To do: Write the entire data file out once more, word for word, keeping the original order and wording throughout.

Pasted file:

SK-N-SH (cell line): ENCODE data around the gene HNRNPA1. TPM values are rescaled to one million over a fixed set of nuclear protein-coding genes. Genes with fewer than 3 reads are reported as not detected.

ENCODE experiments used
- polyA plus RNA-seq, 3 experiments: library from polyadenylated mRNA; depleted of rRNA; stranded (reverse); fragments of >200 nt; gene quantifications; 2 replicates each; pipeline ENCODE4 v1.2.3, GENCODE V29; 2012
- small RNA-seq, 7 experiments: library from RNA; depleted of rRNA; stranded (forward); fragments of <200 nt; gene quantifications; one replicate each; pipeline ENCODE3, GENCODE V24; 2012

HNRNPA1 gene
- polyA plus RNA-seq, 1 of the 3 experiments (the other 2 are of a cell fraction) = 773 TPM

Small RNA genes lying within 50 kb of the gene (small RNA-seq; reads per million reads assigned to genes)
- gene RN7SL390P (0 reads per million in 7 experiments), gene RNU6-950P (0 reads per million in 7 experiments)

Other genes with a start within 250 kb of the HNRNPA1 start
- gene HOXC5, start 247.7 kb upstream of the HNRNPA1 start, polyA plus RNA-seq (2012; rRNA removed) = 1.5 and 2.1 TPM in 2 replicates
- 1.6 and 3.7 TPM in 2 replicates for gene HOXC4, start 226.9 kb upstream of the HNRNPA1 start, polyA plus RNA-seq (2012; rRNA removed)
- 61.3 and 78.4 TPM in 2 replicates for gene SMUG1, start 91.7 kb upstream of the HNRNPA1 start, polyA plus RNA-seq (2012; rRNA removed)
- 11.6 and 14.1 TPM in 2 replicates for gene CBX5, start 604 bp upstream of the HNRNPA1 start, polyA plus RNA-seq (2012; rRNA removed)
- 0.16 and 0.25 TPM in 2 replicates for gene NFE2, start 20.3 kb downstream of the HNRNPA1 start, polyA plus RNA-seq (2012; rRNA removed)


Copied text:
SK-N-SH (cell line): ENCODE data around the gene HNRNPA1. TPM values are rescaled to one million over a fixed set of nuclear protein-coding genes. Genes with fewer than 3 reads are reported as not detected.

ENCODE experiments used
- polyA plus RNA-seq, 3 experiments: library from polyadenylated mRNA; depleted of rRNA; stranded (reverse); fragments of >200 nt; gene quantifications; 2 replicates each; pipeline ENCODE4 v1.2.3, GENCODE V29; 2012
- small RNA-seq, 7 experiments: library from RNA; depleted of rRNA; stranded (forward); fragments of <200 nt; gene quantifications; one replicate each; pipeline ENCODE3, GENCODE V24; 2012

HNRNPA1 gene
- polyA plus RNA-seq, 1 of the 3 experiments (the other 2 are of a cell fraction) = 773 TPM

Small RNA genes lying within 50 kb of the gene (small RNA-seq; reads per million reads assigned to genes)
- gene RN7SL390P (0 reads per million in 7 experiments), gene RNU6-950P (0 reads per million in 7 experiments)

Other genes with a start within 250 kb of the HNRNPA1 start
- gene HOXC5, start 247.7 kb upstream of the HNRNPA1 start, polyA plus RNA-seq (2012; rRNA removed) = 1.5 and 2.1 TPM in 2 replicates
- 1.6 and 3.7 TPM in 2 replicates for gene HOXC4, start 226.9 kb upstream of the HNRNPA1 start, polyA plus RNA-seq (2012; rRNA removed)
- 61.3 and 78.4 TPM in 2 replicates for gene SMUG1, start 91.7 kb upstream of the HNRNPA1 start, polyA plus RNA-seq (2012; rRNA removed)
- 11.6 and 14.1 TPM in 2 replicates for gene CBX5, start 604 bp upstream of the HNRNPA1 start, polyA plus RNA-seq (2012; rRNA removed)
- 0.16 and 0.25 TPM in 2 replicates for gene NFE2, start 20.3 kb downstream of the HNRNPA1 start, polyA plus RNA-seq (2012; rRNA removed)